Article  Google Scholar 

  8. 8.

    Sallis R. Developing healthcare systems to support exercise: exercise as the fifth vital sign. Br J Sports Med. 2011;45(6):473.

    Article  Google Scholar 

  9. 9.

    Golightly YM, Allen KD, Ambrose KR, Stiller JL, Evenson KR, Voisin C, et al. Physical activity as a vital sign: a systematic review. Prev Chronic Dis. 2017;14:E123-E.

    Article  Google Scholar 

  10. 10.

    Prince SA, Adamo KB, Hamel ME, Hardt J, Gorber SC, Tremblay M. A comparison of direct versus self-report measures for assessing physical activity in adults: a systematic review. Int J Behav Nutr Phys Act. 2008;5(1):56.

    Article  Google Scholar 

  11. 11.

    Helmerhorst HHJF, Brage S, Warren J, Besson H, Ekelund U. A systematic review of reliability and objective criterion-related validity of physical activity questionnaires. Int J Behav Nutr Phys Act. 2012;9(1):103.

    Article  Google Scholar 

  12. 12.

    International Data Corporation. Forecast wearables unit shipments worldwide from 2014 to 2024: Statista; 2021. Available from: https://www.statista.com/statistics/437871/wearables-worldwide-shipments/. Accessed 12 May 2021.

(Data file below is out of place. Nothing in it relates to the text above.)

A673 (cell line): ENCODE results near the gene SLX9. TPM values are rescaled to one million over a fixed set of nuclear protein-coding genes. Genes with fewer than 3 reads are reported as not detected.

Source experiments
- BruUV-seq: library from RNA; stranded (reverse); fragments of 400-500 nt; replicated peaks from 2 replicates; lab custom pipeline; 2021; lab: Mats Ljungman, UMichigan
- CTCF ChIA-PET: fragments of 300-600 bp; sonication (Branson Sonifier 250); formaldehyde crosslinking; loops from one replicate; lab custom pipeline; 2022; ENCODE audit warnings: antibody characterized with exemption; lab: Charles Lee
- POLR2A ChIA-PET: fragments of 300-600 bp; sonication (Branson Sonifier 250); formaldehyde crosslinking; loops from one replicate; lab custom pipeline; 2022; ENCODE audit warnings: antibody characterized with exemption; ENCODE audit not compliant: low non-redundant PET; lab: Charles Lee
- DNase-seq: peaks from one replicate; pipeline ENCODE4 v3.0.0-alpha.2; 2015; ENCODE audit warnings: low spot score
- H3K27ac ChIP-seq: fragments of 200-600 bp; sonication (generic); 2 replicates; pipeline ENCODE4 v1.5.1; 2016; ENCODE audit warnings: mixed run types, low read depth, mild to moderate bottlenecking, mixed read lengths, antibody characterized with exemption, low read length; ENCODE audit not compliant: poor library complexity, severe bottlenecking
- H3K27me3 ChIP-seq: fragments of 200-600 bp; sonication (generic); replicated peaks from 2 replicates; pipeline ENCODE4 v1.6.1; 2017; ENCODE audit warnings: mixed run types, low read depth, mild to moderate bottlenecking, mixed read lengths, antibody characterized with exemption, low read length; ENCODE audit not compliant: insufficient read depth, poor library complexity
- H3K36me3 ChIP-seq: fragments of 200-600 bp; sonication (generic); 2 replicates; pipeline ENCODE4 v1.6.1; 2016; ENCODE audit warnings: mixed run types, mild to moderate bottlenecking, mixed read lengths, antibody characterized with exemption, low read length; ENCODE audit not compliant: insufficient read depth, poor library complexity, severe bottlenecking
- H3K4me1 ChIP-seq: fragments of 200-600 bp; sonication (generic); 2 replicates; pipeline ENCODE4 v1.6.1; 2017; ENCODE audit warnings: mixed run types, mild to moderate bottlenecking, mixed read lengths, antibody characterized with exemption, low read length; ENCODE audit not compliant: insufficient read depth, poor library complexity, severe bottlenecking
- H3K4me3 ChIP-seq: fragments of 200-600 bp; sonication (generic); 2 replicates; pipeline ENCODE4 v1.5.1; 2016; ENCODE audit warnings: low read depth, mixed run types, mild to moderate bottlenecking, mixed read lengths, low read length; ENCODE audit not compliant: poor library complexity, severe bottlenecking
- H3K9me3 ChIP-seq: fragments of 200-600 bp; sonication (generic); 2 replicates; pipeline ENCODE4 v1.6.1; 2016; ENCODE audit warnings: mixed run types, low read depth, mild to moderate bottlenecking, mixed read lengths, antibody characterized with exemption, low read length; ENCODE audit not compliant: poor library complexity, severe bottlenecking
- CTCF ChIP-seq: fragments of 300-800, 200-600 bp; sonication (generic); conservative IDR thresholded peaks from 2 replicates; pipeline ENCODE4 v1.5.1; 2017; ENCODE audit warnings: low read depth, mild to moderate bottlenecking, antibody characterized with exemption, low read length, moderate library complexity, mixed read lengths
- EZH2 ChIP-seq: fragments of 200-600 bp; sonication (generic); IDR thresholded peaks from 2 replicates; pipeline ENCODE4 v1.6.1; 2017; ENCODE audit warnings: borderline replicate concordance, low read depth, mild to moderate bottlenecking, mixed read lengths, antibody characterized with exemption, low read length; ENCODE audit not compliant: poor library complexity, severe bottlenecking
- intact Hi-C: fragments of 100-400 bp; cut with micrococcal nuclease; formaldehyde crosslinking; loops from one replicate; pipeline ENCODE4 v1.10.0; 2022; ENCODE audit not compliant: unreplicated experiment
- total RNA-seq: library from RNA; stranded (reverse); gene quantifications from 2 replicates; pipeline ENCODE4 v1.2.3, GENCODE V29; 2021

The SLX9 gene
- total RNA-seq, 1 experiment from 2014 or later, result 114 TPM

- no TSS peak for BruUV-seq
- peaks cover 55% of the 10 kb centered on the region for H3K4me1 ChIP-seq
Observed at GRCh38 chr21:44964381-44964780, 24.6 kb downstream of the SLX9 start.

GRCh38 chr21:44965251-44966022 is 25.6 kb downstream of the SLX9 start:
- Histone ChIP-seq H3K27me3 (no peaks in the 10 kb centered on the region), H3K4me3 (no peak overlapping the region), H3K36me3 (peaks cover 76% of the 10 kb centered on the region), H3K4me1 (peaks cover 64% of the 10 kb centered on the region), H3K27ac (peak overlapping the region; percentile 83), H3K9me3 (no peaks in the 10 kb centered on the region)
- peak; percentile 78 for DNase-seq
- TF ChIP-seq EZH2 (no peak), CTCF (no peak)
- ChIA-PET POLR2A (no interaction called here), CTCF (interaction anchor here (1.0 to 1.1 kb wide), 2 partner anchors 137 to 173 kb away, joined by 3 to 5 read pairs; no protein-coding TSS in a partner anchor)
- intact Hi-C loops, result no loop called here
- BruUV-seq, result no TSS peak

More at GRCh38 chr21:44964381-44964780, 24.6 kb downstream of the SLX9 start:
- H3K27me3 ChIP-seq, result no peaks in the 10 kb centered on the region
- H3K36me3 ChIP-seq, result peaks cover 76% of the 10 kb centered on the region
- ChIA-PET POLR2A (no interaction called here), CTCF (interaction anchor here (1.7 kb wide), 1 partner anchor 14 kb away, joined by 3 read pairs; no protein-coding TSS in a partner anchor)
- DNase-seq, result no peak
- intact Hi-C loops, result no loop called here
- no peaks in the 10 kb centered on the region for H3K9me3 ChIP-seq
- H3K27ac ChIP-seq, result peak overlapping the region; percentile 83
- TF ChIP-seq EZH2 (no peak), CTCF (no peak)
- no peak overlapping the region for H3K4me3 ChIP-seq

13. 13.

    Sardi L, Idri A, Fernandez-Aleman JL. A systematic review of gamification in e-Health. J Biomed Inform. 2017;71:31–48.

    Article  Google Scholar 

  14. 14.

    Migueles JH, Cadenas-Sanchez C, Ekelund U, Delisle Nyström C, Mora-Gonzalez J, Löf M, et al. Accelerometer data collection and processing criteria to assess physical activity and other outcomes: a systematic review and practical considerations. Sports Med. 2017;47(9):1821–45.

    Article  Google Scholar 

  15. 15.

    Vetrovsky T, Clark CCT, Bisi MC, Siranec M, Linhart A, Tufano JJ, et al. Advances in accelerometry for cardiovascular patients: a systematic review with practical recommendations. ESC Heart Fail. 2020;7(5):2021–31.

    Article  Google Scholar 

  16. 16.

    Schaffer K, Panneerselvam N, Loh KP, Herrmann R, Kleckner IR, Dunne RF, et al. Systematic review of randomized controlled trials of exercise interventions using digital activity trackers in patients with cancer. J Natl Compr Canc Netw. 2019;17(1):57–63.

    CAS  Article  Google Scholar 

  17. 17.

    Baskerville R, Ricci-Cabello I, Roberts N, Farmer A. Impact of accelerometer and pedometer use on physical activity and glycaemic control in people with type 2 diabetes: a systematic review and meta‐analysis. Diabet Med. 2017;34(5):612–20.

    CAS  Article  Google Scholar 

  18. 18.

    Hannan AL, Harders MP, Hing W, Climstein M, Coombes JS, Furness J. Impact of wearable physical activity monitoring devices with exercise prescription or advice in the maintenance phase of cardiac rehabilitation: systematic review and meta-analysis. BMC Sports Sci Med Rehabil. 2019;11(1):1–21.